4 ¶ Now behold, Boaz came from Bethlehem, and said to the reapers, “The LORD be with you!” And they answered him, “The LORD bless you!” Ruth 2:4 (NKJV)
By Bro. John L. Cash, “Country Preacher Dad”
For the past couple of days, I have been having bouts of sneezing. If I happen to sneeze once, then I go ahead and sneeze ten times. I wish that at the beginning of this I had kept a running total of the number of times that I have sneezed. It feels like I have sneezed more in the past two days than in the first half century of my life.
This morning Susan said, “What is wrong with you? Why are you sneezing so much? Are you trying to set a world record? Your head is going to fall off.” I sneezed twice more just for good measure.
I think there might be some kind of early winter pollen-weed blooming here in Mississippi. It got down 26 degrees here this morning, but it is supposed to be up to 73 tomorrow. My theory is that the “cold snaps” here don’t really ever kill the ragweed; they just make it very angry.
The nurse practitioner gave me some nasal spray that is supposed to help my nose. But when I get through using it, it seems like I sneeze even more. It makes my nose kind of irritated. I’m not going to mention that if I go back to the immediate care clinic. I don’t want to become known as “The Guy Who is Allergic to Nasonex.”
(I just sneezed again while typing this. I’m not kidding.)
Sneezing is nothing new. It’s mentioned in the Bible. In the book that Job wrote, he describes in great detail a huge creature (like a dinosaur or something) called a leviathan. I don’t have any idea what a leviathan looked like, but one thing I do know is that the leviathan was sneezing. “His sneezings flash forth light, And his eyes are like the eyelids of the morning” (Job 41:18, NKJV). I wonder why they never make a Sunday School picture card of a biblical Tyrannosaurus Rex with hay fever?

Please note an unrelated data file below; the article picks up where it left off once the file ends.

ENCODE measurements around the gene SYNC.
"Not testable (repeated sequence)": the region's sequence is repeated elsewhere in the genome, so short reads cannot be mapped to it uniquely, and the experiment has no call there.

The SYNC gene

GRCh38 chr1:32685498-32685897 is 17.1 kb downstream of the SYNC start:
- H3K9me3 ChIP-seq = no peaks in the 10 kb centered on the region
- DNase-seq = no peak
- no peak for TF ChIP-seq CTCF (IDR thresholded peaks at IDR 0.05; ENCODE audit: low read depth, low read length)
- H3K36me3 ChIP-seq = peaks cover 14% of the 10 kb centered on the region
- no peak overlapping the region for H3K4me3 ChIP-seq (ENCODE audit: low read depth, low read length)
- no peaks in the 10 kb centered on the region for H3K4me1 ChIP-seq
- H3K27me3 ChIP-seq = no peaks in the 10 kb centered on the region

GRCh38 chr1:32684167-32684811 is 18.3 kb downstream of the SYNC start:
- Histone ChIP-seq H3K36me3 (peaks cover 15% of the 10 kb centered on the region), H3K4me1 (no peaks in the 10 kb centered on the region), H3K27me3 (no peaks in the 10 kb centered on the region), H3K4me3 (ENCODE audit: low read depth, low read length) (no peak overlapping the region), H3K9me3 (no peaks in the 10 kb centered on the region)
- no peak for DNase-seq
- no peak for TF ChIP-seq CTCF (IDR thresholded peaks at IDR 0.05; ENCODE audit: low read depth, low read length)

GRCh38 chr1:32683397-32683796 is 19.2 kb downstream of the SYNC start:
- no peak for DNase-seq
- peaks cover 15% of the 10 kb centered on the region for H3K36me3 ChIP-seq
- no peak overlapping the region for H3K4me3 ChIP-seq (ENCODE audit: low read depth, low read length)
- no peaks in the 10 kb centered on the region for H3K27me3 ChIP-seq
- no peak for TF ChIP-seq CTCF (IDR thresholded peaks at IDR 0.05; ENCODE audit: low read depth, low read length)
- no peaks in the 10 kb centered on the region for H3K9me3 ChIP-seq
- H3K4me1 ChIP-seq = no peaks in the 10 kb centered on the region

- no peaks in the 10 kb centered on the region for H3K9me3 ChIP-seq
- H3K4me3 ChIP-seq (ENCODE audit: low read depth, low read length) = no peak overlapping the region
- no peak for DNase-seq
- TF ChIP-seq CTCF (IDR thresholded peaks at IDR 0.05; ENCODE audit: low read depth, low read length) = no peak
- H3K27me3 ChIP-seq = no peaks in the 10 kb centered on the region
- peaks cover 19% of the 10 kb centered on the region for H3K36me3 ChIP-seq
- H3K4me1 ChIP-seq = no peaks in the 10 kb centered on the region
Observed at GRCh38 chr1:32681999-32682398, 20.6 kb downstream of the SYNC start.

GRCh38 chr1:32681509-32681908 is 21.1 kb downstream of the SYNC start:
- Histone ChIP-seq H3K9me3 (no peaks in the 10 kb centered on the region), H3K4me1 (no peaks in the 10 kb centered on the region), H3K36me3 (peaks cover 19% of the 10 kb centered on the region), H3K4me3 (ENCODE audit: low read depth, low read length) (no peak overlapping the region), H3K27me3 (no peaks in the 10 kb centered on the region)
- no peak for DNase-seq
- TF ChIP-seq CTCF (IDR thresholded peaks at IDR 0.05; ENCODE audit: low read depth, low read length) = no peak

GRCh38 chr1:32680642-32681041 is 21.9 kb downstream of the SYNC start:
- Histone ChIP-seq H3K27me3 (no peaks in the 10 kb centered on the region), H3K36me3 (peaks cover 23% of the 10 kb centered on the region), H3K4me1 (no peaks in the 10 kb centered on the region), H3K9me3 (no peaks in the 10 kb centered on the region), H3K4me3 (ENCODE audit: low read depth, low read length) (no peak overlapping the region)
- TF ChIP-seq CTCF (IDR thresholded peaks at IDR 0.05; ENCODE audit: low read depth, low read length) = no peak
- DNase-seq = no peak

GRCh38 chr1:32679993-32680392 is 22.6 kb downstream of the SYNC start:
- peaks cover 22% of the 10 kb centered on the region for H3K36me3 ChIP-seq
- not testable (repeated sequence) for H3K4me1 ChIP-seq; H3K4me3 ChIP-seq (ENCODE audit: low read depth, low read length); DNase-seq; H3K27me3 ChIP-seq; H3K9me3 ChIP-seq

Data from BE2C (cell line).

I believe that in every situation, there is always something to be thankful for. Today, I am thankful that I have the “least bad” of the involuntary bodily interruptions. What I mean is, in my book, coughing is worse than sneezing. Hiccups that won’t go away are worse than sneezing, too. And, it doesn’t have to be explained that vomiting (and the ailment that often accompanies it) are both a lot worse than sneezing. We can all be thankful that each sneeze is over quickly. Scientists tell us that a sneeze travels at about 200 miles per hour. Then you can resume what you were doing before you felt a tickle in your nose.
Perhaps the best fringe benefit of being a sneezer is that people everywhere “bless you” a lot. In life it’s nice to be blessed when you sneeze—but even nicer to be blessed when you’re not sneezing. Today’s Scripture lesson (at the top) is a favorite of mine. In it, Boaz is coming to work in the morning, and he blesses his employees. Then his employees bless him back.
Wouldn’t that be a great place to work? What if we all adopted that as the pattern for our lives? Better yet, what if in our daily lives we blessed everyone we came in contact with both our kind words and our loving deeds? What a wonderful world it would be!
(And that is nothing to sneeze at.)
Dr. John L. Cash is the “Country Preacher Dad.” He was raised in Stuttgart, Arkansas, and has spent the last 27 years being a country preacher in the piney woods five miles south of the little town of Hickory, Mississippi. (On week days has a desk-job at a public school and teaches Latin on closed-circuit-television.) He and his lovely wife, Susan, live in the parsonage next door to the Antioch Christian Church (where the warm climate makes Benadryl one of the daily “Food Groups”.) The Cashes have two sons, Spencer (age 21), and Seth (age 18), who live in the parsonage, too, except when they are away at college. He would love to hear from you in an email sent to firstname.lastname@example.org.